Thursday, May 10, 2007

Joel W. Lewis dies of injuries from I.E.D.

Spc. Joel Lewis died a hero on Sunday. The 28-year-old Barrie native was killed in a roadside bomb blast while fighting in war-torn Iraq May 6. Larry Lewis always thought of his son as a war hero, but feared for his safety constantly.

"I talked to him on Friday and, like I always do, I told him, 'Keep your head up and keep your head down,'" said Lewis.

"That meant he should be proud, but I didn't want a dead hero."

That was the last advice Lewis gave his son, who was on a six-month tour in Iraq with the United States military.

Joel was one of six soldiers with the Fort Lewis Stryker Brigade, stationed out of Washington State, blown up by a land bomb while on duty.

"His vehicle drove over a bomb and apparently it blew the truck right off the ground," said Lewis, who now lives in Bracebridge.

"You can't imagine how devastating this was for us."

Joel was born and raised in Barrie, attending Maple Grove Public School and Shanty Bay Public School.

His parents divorced when he was four years old and his brother, Justin, was two.

Joel delivered The Barrie Examiner when he was 10.

After living 15 years in Barrie, Joel and Justin moved to Florida with their mother, Gale Poindexter. But his hometown was always in his heart.

"Joel always thought of Barrie as his home," Lewis said. "He would come home from Florida to visit over the years."

Many of those visits he shared with his aunt, Lori Lewis, who still lives in Barrie.

"I had a really nice nephew, and he and I were very, very close," Lori said, her voice trembling.

"I can still see him and I taking my Yorkie for walks in the park. He grew up to be such a good-looking man, too."

Lewis remembers Joel as a go-getter who lived for the outdoors.

"He was very adventurous and loved skydiving, sailing, canoeing and scuba diving," Lewis said. "He wanted to get out there and enjoy all of life's adventures."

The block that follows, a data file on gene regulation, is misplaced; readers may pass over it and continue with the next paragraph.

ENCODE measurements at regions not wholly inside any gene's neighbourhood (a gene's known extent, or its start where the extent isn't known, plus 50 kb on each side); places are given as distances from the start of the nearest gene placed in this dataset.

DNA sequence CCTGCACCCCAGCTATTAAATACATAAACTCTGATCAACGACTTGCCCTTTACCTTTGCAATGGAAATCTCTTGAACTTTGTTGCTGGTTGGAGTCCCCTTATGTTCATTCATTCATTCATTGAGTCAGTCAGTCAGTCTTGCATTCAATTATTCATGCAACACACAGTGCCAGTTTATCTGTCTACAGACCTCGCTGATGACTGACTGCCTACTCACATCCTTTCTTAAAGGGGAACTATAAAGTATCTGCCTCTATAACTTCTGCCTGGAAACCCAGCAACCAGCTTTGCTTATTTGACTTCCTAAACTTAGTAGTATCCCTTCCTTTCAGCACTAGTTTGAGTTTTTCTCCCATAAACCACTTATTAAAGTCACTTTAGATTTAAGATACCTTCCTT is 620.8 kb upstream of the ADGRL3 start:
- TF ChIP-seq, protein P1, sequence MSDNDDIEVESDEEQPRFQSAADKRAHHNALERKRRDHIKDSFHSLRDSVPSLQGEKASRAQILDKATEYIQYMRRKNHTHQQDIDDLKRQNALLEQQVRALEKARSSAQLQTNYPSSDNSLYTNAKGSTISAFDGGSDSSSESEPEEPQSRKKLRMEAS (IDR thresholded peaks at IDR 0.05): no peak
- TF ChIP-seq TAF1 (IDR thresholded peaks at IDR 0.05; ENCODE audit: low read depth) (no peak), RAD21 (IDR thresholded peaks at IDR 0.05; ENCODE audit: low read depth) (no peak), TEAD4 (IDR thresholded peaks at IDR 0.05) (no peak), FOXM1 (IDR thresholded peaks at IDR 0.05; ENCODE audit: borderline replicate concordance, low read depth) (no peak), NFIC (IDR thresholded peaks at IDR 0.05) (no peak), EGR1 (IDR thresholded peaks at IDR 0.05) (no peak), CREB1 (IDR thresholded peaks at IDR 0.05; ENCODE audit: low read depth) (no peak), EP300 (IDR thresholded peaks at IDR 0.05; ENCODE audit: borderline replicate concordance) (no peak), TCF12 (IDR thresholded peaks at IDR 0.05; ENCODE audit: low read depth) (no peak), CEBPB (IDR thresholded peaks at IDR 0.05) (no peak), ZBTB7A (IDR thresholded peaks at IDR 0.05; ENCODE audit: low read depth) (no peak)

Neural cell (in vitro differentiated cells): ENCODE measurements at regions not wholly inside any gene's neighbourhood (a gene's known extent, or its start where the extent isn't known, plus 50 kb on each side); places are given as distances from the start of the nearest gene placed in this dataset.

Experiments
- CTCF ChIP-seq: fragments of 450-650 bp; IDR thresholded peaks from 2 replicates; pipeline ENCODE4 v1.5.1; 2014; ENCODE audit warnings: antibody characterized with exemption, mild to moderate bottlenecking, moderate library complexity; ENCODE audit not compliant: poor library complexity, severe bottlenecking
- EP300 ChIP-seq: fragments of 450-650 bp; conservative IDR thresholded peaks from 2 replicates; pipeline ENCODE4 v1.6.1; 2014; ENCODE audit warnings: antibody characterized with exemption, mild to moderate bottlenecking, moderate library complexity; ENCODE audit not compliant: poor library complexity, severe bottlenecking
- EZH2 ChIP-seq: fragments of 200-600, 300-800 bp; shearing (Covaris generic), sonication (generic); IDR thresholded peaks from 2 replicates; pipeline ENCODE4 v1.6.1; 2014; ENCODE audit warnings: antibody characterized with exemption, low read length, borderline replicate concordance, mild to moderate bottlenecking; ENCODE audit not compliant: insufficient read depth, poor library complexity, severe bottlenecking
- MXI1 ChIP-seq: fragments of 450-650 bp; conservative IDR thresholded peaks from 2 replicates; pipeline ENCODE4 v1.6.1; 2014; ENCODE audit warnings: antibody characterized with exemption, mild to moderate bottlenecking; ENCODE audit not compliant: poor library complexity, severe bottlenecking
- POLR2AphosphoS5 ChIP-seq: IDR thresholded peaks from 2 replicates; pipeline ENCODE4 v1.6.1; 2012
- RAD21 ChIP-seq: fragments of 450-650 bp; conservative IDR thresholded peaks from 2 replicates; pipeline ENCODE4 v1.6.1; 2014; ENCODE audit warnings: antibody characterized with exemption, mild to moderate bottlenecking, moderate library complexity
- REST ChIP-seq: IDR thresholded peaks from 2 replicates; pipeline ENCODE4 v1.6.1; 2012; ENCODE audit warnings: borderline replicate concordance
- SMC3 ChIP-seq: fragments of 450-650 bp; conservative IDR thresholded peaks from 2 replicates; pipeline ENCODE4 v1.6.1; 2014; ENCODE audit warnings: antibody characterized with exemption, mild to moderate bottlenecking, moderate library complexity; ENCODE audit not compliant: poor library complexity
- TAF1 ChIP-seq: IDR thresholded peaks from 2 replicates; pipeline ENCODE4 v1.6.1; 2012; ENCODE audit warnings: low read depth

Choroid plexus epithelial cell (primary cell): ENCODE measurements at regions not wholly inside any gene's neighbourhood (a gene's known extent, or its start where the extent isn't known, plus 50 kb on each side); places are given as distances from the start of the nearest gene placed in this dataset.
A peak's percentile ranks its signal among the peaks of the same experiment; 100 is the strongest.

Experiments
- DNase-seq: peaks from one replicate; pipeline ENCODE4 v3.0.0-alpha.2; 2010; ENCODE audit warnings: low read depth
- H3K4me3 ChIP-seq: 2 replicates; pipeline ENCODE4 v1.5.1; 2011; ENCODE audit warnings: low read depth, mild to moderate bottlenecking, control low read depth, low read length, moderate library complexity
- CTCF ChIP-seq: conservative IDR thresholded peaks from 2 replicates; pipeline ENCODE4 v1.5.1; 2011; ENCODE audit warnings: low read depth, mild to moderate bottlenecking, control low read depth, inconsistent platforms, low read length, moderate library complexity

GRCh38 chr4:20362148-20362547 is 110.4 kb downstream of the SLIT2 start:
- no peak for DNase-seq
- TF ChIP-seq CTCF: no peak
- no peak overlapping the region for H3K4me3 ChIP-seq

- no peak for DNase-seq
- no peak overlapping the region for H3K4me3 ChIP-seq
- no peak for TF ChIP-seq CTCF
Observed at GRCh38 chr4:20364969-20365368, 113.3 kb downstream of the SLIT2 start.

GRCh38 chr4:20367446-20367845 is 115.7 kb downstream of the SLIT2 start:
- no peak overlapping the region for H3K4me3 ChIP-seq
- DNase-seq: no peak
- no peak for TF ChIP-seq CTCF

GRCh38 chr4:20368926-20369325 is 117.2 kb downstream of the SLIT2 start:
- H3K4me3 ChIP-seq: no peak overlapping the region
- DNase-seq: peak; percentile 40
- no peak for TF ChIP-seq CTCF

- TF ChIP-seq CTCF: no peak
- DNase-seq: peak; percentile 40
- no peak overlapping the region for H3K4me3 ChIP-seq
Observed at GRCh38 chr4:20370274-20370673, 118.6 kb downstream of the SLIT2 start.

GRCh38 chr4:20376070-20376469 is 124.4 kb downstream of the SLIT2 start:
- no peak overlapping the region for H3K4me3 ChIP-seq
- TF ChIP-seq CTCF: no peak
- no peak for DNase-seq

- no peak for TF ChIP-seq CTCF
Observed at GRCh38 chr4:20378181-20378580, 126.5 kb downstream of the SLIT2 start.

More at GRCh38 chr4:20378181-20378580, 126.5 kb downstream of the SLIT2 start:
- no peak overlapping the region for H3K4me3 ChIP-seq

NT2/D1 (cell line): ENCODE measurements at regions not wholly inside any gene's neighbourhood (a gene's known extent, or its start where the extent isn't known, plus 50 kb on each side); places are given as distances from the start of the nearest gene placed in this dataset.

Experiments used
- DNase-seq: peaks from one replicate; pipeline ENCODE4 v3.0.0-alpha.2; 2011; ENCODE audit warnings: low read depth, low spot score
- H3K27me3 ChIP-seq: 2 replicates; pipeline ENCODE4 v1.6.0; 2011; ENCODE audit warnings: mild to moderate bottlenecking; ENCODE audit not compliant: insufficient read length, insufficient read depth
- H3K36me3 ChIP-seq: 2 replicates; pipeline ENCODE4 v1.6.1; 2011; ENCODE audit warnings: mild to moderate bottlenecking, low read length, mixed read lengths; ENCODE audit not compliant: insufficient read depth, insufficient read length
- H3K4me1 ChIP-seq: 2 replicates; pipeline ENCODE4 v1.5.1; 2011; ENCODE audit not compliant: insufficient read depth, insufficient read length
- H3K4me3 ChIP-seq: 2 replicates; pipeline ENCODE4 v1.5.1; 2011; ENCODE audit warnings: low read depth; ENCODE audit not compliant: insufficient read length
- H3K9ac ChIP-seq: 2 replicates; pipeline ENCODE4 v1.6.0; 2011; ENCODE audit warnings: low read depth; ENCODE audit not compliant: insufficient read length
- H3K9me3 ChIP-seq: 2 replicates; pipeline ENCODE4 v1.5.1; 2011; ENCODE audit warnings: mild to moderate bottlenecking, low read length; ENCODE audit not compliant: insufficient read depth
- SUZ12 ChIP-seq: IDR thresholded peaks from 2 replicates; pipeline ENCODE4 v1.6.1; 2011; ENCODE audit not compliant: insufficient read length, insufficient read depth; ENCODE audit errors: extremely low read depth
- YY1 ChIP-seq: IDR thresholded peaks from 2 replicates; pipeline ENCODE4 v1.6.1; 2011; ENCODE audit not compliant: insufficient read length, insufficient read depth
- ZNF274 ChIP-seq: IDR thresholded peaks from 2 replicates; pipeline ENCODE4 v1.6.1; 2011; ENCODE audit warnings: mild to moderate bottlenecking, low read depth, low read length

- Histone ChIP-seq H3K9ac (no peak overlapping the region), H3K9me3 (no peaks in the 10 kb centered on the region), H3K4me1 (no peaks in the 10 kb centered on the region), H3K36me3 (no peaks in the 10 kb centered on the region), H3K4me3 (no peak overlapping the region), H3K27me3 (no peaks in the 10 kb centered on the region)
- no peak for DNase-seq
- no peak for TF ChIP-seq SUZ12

Fighting a war was Joel's last adventure. It was one the soldier handled as a life-and-death situation.

Ironically, Joel never feared his own death. His biggest fear was contributing to the death of others.

"He called my once and said, 'Dad, I'm not afraid of dying myself. I worry about making a mistake and getting someone else killed,' " Lewis said, his voice breaking.

"He carried a rifle to go to the bathroom, so he knew how dangerous it was there (Iraq). But he was counting the days to come home, and that never happened."

Joel's mother, who lives in Oklahoma, said she is trying to cope with her son's death.

"I have good hours and bad hours, but the memories just keep flooding back," said Gale.

"We were a very close-knit family, and losing my son is such a tragic loss."

The news has Lewis losing sleep.

"I wake up at night and try not to think about losing my son," Lewis said.

"But nothing else consumes my mind like this does. His brother is also taking Joel's death very hard."

"Losing him is like having a piece of my heart ripped out," said his aunt. "He had so much life ahead of him, and it seems like such a waste of a life."

But the family takes comfort in knowing Joel fought courageously for a free Iraq.

He is among 3,738 U.S. fatalities so far in the Iraq war.

"All the stars lined up for him to be there fighting," Lewis said. "He was overseas to do a duty and he gave the ultimate sacrifice for the cause."

From the Barrie Examiner